I have just arrived home from Paris for the HR Tech World Congress, an event that has grown exponentially in both size and significance since the first one back in 2011. It has been a busy affair, with lots of great speakers, and tons of companies using the shared venue and opportunity to demonstrate and showcase all manner of HR solutions, applications and platforms.
When I come to these types of events I am always curious about two things – the takeaways and the food. Thankfully—this being Paris—I am happy to report that the food has all been excellent. The content of the conference was equally good, and I’m pleased to bring so many gems, nuggets of brilliance, and insight back to the office.
So, what is on everyone’s lips – apart from crumbly, flaky, buttered-to-perfection croissants?
- Employee engagement: We still have not comprehensively or conclusively solved this challenge, and it continues to be a growing concern and priority for everyone.
- Staying power: Since employees now average 2.75 years in one job, companies need to up the ante to do everything they can to retain staff and prevent both talent and investment walking away to a competitor.
- Analytics: Lots and lots of talk around this, particularly surrounding output of your LMS.
- On the go: Everyone wants to reassure everyone else that all their solutions and platforms are mobile-friendly.
In truth, anyone in HR is already very familiar with these issues, and there was a slight sense of déjà vu about some of the presentations.
Seeking out something new, I attended the Women in HR Tech session, presented by Pascale van Damme, Managing Director, Dell Benelux; Naomi Bloom, Managing Partner, Bloom and Wallace; Kim Wylie, Change and Transformation Lead, Google for Work and Leighanne Levensaler, Senior VP, Workday.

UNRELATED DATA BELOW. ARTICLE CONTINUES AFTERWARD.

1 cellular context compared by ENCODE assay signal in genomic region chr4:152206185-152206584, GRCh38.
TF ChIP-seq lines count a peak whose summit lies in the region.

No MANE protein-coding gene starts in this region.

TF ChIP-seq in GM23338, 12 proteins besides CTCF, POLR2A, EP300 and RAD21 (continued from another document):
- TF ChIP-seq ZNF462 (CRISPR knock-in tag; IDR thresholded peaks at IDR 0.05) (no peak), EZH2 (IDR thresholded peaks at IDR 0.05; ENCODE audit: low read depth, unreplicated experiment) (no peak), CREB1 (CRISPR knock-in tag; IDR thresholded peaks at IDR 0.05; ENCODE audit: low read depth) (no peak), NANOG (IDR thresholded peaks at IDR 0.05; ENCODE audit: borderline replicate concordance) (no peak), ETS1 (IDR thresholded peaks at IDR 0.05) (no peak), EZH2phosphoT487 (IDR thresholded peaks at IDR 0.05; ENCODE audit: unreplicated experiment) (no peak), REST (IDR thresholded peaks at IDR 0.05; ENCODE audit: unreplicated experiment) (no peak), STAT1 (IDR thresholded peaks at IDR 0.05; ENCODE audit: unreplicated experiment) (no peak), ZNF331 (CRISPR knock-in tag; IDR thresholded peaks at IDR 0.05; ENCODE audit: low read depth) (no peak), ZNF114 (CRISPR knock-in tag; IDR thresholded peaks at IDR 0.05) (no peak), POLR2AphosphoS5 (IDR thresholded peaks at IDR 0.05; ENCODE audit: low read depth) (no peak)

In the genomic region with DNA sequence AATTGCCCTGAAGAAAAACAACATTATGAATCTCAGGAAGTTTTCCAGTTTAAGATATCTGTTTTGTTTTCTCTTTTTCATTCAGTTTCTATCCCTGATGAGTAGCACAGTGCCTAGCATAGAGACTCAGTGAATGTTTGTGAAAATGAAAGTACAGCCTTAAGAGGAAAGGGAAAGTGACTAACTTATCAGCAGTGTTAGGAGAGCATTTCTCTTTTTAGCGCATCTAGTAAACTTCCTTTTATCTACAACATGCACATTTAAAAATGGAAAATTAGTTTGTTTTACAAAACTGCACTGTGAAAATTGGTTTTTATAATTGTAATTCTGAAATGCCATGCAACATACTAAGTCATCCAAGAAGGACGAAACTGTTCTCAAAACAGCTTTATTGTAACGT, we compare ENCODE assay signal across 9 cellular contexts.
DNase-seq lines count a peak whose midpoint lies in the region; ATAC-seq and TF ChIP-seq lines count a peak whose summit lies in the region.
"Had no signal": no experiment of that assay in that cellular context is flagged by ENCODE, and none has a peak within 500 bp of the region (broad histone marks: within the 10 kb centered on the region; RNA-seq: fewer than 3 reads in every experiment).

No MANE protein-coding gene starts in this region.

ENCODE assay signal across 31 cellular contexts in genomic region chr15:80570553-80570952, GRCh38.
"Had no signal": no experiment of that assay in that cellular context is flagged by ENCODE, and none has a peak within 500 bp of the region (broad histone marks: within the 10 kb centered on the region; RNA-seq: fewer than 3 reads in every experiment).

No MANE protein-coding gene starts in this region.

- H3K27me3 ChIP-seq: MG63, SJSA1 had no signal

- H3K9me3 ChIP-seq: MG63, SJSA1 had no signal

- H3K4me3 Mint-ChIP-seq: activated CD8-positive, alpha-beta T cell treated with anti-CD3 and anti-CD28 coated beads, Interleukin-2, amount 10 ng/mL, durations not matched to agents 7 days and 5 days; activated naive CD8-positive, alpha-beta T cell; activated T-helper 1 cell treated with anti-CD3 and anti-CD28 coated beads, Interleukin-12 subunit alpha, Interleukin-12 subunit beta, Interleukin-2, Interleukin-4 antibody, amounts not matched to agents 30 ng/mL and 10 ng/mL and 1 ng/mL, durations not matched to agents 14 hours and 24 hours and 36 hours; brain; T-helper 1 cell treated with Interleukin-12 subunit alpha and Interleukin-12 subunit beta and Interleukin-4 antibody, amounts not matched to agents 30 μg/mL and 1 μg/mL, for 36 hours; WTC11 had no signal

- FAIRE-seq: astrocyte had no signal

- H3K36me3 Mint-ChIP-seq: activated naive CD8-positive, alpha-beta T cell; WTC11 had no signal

When it comes women in the workplace I like to hear practical, pragmatic, constructive advice. I want to know what we can do to make changes. With this in mind, here are the top 5 takeaways I gathered from this session:
- Women are still underrepresented in tech. To redress this you must actively pursue and recruit women. How? By offering a workplace that works with women, not against them. By using language in job specs that women connect with, by offering flexible work schedules and by providing defined career paths and opportunities.
- Hire a diverse team. To do this you need a diverse hiring team. Both men and women are more likely to hire a man over a woman, so ensure your team has undergone conscious bias training, to prevent (or at least highlight) bias.
- Review current practice. Kim explained how Google has changed the way the company promotes internally. The old method was based on self-nomination and since very few women actually do this, fewer women were promoted; but once they changed the process, the numbers evened out.
- Start benchmarking. How can we determine if progress is being made if we do not have the data to measure it?
- Network, network, network. Find a mentor or a sponsor and keep learning. In short – stay involved.
If you attended HR Tech Paris this year, I’d love to know what you thought—share your comments below.